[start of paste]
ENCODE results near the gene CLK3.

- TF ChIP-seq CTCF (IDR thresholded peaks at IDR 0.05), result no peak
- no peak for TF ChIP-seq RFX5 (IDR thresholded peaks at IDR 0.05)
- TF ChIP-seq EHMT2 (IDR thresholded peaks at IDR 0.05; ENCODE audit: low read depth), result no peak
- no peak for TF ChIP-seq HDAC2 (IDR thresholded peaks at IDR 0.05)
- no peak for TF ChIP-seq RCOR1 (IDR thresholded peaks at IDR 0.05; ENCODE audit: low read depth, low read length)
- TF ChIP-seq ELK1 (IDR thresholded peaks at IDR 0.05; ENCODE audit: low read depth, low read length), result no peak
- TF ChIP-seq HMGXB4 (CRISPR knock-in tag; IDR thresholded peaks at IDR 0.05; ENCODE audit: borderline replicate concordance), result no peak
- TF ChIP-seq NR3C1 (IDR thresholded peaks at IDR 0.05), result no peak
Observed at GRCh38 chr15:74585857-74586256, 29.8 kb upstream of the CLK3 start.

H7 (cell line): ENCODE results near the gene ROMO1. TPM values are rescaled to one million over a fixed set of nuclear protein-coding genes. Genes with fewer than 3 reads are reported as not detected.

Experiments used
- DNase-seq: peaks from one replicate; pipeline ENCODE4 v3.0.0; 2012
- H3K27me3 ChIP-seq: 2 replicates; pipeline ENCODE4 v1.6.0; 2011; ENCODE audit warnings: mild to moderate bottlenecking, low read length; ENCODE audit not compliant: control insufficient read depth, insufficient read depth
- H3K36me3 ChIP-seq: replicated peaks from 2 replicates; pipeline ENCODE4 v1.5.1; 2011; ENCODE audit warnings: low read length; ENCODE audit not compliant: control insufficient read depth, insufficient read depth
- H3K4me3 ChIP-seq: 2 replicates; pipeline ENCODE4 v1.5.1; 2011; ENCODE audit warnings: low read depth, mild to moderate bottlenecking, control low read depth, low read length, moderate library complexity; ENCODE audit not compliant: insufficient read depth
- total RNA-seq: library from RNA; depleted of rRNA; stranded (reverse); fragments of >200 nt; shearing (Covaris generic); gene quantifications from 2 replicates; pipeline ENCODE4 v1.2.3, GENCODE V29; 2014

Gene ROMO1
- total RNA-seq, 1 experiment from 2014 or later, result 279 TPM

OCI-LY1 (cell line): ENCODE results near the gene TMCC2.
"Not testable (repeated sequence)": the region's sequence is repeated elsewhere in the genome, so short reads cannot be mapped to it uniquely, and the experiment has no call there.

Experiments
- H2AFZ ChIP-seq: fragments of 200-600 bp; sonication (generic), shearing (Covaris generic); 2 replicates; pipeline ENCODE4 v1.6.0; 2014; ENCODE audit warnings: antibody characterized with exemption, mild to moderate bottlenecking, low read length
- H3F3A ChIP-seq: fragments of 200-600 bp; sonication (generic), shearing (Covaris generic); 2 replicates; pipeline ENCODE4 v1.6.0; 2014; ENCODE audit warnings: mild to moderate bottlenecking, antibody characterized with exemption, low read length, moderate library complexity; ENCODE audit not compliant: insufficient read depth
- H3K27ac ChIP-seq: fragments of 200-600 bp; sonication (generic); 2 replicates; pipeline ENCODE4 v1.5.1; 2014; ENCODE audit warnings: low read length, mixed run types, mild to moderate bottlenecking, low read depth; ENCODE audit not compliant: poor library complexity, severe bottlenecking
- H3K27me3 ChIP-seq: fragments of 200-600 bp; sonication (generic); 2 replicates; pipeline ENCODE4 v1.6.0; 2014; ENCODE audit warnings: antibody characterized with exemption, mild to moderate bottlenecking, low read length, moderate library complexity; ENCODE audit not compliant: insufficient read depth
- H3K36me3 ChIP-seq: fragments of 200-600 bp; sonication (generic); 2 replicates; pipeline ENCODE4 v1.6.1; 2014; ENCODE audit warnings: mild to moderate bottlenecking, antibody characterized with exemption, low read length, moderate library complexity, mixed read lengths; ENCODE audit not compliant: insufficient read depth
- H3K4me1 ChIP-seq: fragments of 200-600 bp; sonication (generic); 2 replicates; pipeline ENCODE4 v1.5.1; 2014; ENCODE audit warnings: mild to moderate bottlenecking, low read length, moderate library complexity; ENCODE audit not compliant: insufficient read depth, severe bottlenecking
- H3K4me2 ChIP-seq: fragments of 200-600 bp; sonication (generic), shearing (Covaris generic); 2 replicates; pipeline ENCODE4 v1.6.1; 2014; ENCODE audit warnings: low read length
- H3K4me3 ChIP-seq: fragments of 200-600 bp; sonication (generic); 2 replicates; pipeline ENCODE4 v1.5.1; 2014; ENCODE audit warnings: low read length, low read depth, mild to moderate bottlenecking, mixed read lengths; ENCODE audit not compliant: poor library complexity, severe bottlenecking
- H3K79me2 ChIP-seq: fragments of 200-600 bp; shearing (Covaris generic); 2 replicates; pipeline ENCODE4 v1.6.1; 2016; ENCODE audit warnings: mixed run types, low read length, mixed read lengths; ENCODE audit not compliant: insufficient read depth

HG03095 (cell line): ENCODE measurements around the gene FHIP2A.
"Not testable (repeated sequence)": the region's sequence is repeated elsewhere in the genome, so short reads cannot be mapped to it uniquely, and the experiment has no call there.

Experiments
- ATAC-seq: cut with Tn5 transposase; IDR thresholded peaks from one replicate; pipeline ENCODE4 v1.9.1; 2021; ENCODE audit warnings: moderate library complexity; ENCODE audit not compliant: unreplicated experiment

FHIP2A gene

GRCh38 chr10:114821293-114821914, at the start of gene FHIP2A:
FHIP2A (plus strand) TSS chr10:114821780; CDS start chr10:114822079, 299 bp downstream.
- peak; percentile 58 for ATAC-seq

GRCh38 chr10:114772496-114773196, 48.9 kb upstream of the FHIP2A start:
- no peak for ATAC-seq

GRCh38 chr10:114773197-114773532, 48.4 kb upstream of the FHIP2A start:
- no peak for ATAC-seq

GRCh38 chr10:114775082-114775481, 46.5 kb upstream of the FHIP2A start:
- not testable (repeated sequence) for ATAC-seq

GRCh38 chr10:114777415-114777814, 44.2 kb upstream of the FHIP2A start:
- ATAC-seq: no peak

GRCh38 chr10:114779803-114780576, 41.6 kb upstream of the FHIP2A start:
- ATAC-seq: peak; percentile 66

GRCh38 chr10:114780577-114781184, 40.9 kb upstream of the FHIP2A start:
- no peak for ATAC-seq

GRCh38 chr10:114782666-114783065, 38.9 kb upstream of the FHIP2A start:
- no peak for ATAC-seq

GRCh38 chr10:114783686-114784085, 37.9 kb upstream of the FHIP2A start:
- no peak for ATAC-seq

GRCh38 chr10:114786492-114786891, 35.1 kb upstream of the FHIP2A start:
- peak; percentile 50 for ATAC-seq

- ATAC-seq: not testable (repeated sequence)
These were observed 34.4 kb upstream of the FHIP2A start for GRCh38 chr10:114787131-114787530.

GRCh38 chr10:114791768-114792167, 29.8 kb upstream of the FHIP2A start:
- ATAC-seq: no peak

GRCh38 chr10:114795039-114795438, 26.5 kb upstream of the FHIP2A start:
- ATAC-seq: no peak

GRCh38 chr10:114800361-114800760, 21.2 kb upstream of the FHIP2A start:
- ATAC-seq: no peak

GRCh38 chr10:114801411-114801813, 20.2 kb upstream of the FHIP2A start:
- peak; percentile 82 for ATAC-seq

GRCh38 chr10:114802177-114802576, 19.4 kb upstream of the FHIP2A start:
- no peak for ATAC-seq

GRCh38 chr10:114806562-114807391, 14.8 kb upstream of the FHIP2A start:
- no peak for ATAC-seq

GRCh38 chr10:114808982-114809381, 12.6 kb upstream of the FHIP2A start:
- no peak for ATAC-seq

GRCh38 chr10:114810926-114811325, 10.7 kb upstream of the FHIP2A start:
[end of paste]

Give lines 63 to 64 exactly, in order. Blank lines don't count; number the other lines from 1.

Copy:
- ATAC-seq: no peak

GRCh38 chr10:114800361-114800760, 21.2 kb upstream of the FHIP2A start: